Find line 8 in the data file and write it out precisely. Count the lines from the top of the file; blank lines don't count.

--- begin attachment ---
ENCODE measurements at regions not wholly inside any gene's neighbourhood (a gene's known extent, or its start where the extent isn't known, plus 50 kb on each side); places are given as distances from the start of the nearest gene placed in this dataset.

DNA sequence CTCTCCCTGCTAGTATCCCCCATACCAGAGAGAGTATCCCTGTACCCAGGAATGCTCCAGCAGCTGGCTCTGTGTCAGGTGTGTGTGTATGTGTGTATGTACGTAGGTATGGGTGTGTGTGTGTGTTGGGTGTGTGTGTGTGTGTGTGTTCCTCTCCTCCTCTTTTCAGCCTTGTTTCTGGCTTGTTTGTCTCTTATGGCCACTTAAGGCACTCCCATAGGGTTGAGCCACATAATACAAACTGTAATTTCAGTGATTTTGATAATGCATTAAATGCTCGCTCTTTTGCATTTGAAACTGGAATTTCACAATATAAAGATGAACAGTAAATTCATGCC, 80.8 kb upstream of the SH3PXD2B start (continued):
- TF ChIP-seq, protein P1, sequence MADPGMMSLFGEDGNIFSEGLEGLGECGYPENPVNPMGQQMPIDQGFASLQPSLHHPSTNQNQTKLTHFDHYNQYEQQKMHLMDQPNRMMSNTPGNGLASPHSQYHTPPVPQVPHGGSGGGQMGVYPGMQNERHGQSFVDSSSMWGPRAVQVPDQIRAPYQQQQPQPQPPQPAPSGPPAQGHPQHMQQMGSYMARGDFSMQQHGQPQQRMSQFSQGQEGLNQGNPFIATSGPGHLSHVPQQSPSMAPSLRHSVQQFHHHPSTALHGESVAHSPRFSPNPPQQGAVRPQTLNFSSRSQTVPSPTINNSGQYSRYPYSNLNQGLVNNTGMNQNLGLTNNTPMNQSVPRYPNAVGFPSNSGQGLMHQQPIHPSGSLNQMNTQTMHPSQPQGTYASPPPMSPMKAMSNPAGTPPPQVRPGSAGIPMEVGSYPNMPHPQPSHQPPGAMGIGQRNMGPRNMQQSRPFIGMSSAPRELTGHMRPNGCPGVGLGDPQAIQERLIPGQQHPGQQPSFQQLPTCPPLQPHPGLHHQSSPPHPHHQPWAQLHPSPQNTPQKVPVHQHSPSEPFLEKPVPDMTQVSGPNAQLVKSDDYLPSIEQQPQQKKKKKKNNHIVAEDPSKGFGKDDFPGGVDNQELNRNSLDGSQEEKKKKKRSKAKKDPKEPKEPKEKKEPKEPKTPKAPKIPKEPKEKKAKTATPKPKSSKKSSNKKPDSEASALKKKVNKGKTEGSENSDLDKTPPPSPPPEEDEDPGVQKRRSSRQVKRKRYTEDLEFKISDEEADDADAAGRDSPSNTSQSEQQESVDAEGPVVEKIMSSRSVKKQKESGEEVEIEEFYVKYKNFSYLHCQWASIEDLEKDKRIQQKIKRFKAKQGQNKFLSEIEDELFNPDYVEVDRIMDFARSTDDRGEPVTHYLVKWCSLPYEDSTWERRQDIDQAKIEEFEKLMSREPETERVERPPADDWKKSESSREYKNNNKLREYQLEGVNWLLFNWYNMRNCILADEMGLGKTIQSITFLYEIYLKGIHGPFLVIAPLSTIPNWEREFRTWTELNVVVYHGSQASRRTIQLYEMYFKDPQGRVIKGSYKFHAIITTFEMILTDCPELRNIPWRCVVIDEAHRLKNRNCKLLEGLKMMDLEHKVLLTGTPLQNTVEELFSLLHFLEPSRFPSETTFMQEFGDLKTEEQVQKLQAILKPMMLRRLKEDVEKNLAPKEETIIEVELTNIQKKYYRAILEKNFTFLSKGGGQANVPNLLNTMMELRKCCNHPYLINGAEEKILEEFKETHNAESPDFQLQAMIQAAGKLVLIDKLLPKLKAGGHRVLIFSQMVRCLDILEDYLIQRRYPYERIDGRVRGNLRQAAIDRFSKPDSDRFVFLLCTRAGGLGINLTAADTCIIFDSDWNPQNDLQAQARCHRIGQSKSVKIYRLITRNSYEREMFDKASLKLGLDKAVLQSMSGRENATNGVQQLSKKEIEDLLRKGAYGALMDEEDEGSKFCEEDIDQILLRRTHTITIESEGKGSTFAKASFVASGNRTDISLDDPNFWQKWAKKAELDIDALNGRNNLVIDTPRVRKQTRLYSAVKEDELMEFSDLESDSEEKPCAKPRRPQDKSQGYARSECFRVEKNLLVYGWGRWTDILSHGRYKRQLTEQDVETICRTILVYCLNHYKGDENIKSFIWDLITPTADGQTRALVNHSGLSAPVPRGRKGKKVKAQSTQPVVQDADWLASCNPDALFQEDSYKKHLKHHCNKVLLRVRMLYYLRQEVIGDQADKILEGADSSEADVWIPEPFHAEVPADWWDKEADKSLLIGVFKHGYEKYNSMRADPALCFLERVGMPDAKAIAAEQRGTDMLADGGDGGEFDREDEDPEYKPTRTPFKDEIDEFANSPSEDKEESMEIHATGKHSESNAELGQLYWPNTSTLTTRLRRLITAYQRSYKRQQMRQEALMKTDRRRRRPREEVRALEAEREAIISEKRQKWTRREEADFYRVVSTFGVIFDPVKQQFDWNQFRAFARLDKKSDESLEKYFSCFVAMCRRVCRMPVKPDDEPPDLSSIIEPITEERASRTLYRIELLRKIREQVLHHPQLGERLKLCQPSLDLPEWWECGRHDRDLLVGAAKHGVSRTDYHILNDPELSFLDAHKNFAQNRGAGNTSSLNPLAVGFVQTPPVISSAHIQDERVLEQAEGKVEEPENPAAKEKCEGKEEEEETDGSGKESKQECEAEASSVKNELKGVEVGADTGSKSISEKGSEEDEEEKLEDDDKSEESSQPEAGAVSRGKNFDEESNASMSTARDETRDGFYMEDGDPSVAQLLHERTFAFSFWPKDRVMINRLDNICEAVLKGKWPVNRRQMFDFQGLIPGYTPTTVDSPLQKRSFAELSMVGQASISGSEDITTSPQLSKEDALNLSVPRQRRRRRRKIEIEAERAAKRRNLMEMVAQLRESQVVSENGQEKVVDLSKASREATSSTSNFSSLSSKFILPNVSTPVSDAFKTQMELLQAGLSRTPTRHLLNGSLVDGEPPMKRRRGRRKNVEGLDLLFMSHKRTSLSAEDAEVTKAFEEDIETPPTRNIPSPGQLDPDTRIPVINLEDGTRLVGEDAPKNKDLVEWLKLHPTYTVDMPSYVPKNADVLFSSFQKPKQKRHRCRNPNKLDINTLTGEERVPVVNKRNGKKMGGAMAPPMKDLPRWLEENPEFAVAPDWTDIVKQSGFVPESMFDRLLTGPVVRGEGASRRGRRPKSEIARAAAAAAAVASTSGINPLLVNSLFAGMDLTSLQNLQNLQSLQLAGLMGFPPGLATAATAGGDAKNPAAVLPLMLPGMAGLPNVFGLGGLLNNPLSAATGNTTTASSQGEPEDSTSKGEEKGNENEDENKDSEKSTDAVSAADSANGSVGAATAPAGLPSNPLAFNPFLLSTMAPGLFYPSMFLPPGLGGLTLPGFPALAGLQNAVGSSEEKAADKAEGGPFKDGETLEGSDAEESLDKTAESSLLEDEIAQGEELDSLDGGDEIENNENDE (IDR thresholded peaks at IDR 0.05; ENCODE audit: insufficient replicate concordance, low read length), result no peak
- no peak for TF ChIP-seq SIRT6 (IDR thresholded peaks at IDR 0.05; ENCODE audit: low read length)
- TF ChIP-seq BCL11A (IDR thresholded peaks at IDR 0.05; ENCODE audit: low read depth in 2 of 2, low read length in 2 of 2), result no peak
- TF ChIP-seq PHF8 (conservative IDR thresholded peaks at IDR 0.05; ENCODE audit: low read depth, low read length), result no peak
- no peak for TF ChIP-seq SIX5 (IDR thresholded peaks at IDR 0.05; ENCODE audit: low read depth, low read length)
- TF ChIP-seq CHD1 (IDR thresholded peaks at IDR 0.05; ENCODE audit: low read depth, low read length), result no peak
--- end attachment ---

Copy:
- TF ChIP-seq CHD1 (IDR thresholded peaks at IDR 0.05; ENCODE audit: low read depth, low read length), result no peak